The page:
When I went to the kitchen equipment store and asked for the stuff I needed to bake these things, the shop assistant asked me “you’re making smultringer (literally “lard rings”) after Christmas?” incredulously.
Which was slightly weird. These are things one makes in Scandinavia at Xmas, but they’re eaten all year long, because these are the Scandinavian version of donuts.
That is, it’s dough that you deep fry, but there’s an important difference: These aren’t made from yeast dough, but uses baking powder and horn salt (ammonium bicarbonate). This page explains the origins more in depth.
It’s basically just a pretty normal (but moist) dough (look at me, I’m an expert after making like a handful of things), but it has the aforementioned horn salt (which smells very er invigorating) and lots of eggs and cream and butter.
WHERE DID THAT BEER COME FROM.
Whisk whisk whisk.
Add the dry bits.
Mix. Done. And then you let it rest in the fridge until the next day.
That’s it! The dough is the easiest I’ve made, I think?
But then comes drama! Deep frying! I’ve never deep fried anything in my life, so this is the exciting part (for me).
The fat comes in half kilo blocks. You traditionally use lard, as the name implies, but these days everybody uses some kind of plant-based fat (this is coconut, shea and palm, I believe).
Then catastrophe! The dough is very sticky. I mean… stickier than an HSTS policy! I nervously tried to get some more flour into the dough while everything was sticking to everything else, and I finally wrestled it into some kind of submission.
But since it’s so sticky, getting any kind of ringy rings out of the dough was a challenge. Which I failed as. As you can see.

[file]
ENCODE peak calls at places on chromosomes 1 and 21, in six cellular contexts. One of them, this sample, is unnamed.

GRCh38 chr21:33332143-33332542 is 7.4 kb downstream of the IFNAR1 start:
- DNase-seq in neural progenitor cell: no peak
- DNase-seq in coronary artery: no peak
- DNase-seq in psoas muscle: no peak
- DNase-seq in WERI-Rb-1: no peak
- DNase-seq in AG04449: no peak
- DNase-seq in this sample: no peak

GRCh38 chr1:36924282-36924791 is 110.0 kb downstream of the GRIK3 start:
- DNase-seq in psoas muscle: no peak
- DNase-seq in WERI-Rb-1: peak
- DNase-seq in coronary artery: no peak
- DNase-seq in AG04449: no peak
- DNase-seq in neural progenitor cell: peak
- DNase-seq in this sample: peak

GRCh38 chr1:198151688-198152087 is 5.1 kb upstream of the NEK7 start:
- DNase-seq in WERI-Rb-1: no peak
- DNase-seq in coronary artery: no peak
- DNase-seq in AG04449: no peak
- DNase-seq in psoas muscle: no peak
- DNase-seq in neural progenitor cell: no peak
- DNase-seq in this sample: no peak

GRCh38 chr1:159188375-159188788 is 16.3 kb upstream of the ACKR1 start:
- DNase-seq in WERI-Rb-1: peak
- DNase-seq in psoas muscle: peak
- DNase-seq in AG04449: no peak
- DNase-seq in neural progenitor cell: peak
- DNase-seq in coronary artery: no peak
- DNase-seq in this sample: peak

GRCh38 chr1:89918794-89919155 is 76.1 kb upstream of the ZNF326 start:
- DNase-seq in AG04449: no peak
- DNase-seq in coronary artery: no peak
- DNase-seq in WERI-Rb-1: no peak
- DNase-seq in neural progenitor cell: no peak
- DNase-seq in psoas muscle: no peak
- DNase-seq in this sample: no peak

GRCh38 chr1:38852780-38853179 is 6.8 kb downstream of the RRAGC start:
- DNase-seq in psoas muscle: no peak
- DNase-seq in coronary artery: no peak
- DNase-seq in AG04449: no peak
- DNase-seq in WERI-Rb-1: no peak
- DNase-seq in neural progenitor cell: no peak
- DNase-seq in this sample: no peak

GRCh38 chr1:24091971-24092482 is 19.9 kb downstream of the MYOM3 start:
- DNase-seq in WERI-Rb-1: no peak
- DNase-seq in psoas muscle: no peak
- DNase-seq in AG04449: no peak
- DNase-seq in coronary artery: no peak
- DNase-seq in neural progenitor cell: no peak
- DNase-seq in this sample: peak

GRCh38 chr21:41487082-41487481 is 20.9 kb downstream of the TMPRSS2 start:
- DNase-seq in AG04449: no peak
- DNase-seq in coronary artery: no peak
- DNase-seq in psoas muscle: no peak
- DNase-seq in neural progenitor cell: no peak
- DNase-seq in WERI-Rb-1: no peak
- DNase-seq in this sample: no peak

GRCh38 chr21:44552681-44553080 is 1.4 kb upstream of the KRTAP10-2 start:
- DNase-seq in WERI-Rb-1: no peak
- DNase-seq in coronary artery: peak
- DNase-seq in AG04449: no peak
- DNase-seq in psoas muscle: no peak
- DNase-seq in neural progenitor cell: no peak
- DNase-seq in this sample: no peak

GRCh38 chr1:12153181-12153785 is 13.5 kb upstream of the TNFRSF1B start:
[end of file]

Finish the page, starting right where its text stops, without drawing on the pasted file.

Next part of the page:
Oops! I had started the deep fryer with the cubes of fat in the basket, which meant that they didn’t touch the heating element, which meant that the heating element gave off a not-very-pleasing smell of overheated electronics. Gaaah!
Did I mention that I’ve never used one of these before?
I quickly pulled the plug and then dumped the blocks of fat right onto the heating elements.
And got the powder fire extinguisher out of the closet.
But look! I didn’t burn the house down! (If ever my neighbours happen onto my blog they must be so reassured.)
Mmmm… Crispy on the outside and sweet and fluffy on the inside…
Masses of lardy … shapes!
Ok, time to choose a book that I’ve avoided reading for like 25 years…
I choose Miracle of the Rose by Jean Genet, and I know exactly when and where and why I bought this, and why I’ve avoided reading it: I bought it in London in 1993 at the big Foyle’s (I was in London for the 4AD festival called Thirteen Year Itch (it was 4AD’s 13th anniversary)), and I bought it because it was an author whose name was familiar to me, and I had to buy something, and I didn’t read it because I’d read some Genet while in high school (not as an assignment) and I didn’t like his books.
See? It all… makes… sense…?